With Distance Learning as the New Norm Due to Coronavirus, What Happens Now if Schools Get Hit by Ransomware?

Armor, a global cybersecurity software provider, has identified 17 new U.S. school districts and colleges comprised of 284 schools that have been hit by ransomware between Jan. 1–April 8, 2020. (see Appendix A for the list of school districts and colleges). Whereas, there were only eight school districts and colleges compromised by ransomware during the same time period in 2019.

For a longer time period, from Jan. 1, 2019 to April 8, 2020, Armor has identified 94 school districts and colleges that have publicly reported being a victim of ransomware. These attacks have potentially impacted 1,150 US schools nationwide.

Of the 17 schools hit in this year’s attacks,15 have not disclosed whether or not they agreed to pay the ransom, and two have reported that they refused to pay—the Fort Worth Independent School District in Fort Worth, Texas, and the Crystal Lake Community High School District in Crystal Lake, Illinois. Only four of the schools reported the type of ransomware that was used to attack them. The malware used included Sodin, Ryuk and Maze.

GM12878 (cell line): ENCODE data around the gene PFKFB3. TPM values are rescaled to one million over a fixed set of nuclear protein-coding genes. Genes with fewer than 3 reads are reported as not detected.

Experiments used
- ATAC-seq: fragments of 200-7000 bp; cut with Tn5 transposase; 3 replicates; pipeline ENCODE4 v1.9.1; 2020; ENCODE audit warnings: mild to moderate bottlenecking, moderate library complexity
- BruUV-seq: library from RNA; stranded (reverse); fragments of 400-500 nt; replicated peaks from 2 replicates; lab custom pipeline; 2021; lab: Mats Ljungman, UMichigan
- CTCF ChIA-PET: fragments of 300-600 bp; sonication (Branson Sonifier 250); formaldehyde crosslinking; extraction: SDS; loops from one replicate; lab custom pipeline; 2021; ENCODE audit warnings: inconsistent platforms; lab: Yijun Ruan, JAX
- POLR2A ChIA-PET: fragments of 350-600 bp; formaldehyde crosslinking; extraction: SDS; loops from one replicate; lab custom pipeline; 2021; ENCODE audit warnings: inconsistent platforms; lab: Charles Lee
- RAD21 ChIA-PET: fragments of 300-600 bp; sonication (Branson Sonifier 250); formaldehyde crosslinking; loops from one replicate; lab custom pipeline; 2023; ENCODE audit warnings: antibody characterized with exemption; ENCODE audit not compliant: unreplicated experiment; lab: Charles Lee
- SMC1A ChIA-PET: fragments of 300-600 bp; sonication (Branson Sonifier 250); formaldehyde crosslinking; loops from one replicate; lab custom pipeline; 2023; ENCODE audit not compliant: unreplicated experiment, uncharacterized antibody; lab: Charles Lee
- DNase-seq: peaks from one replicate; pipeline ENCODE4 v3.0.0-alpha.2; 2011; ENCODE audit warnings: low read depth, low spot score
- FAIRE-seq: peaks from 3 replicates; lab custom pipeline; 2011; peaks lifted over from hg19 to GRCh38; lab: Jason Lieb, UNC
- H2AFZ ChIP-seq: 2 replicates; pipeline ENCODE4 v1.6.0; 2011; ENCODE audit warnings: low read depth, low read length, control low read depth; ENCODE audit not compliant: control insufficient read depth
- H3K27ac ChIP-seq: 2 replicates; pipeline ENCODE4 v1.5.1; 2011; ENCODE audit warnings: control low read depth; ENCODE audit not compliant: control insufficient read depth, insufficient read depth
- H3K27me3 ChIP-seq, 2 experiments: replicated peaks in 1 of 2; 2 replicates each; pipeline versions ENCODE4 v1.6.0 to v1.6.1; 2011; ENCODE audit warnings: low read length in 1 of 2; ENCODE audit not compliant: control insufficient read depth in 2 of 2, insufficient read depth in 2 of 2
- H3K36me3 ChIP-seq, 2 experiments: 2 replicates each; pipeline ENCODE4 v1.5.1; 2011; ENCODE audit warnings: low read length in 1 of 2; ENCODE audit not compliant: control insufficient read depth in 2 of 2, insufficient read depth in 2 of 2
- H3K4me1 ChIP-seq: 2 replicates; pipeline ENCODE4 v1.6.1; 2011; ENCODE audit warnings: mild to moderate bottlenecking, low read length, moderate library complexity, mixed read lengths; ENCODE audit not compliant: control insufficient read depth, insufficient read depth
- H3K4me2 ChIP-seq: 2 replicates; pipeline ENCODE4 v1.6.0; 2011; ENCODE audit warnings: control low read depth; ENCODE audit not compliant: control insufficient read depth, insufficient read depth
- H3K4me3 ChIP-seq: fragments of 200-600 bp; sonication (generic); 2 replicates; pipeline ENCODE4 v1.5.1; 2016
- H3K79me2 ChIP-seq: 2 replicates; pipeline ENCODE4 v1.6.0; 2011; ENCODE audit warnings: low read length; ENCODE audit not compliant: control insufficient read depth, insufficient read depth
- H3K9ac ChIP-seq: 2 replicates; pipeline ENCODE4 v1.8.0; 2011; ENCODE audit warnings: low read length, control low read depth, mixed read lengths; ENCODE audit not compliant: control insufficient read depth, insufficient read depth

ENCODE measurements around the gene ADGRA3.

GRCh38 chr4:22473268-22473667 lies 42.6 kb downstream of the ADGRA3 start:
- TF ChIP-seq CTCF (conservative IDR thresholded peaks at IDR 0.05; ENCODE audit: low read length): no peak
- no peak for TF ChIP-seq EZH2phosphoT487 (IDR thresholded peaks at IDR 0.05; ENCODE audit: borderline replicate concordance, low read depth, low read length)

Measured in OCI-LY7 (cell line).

Schools are not the only organizations being targeted by ransomware threat actors in 2020. There were 54 organizations that publicly reported attacks from the first of the year through April 8, 2020. School districts and colleges currently lead the victim list with 17, followed by municipalities with 15, healthcare organizations at six, and Managed Service Providers (MSPs) and/or Cloud-Based Service Providers with three.

Multiple Schools Lose Complete Access to Computer Networks, Communication Systems and Student Files

Of the 17 school districts and colleges compromised by ransomware in 2020, several districts lost total access to their computer networks, files and communication systems.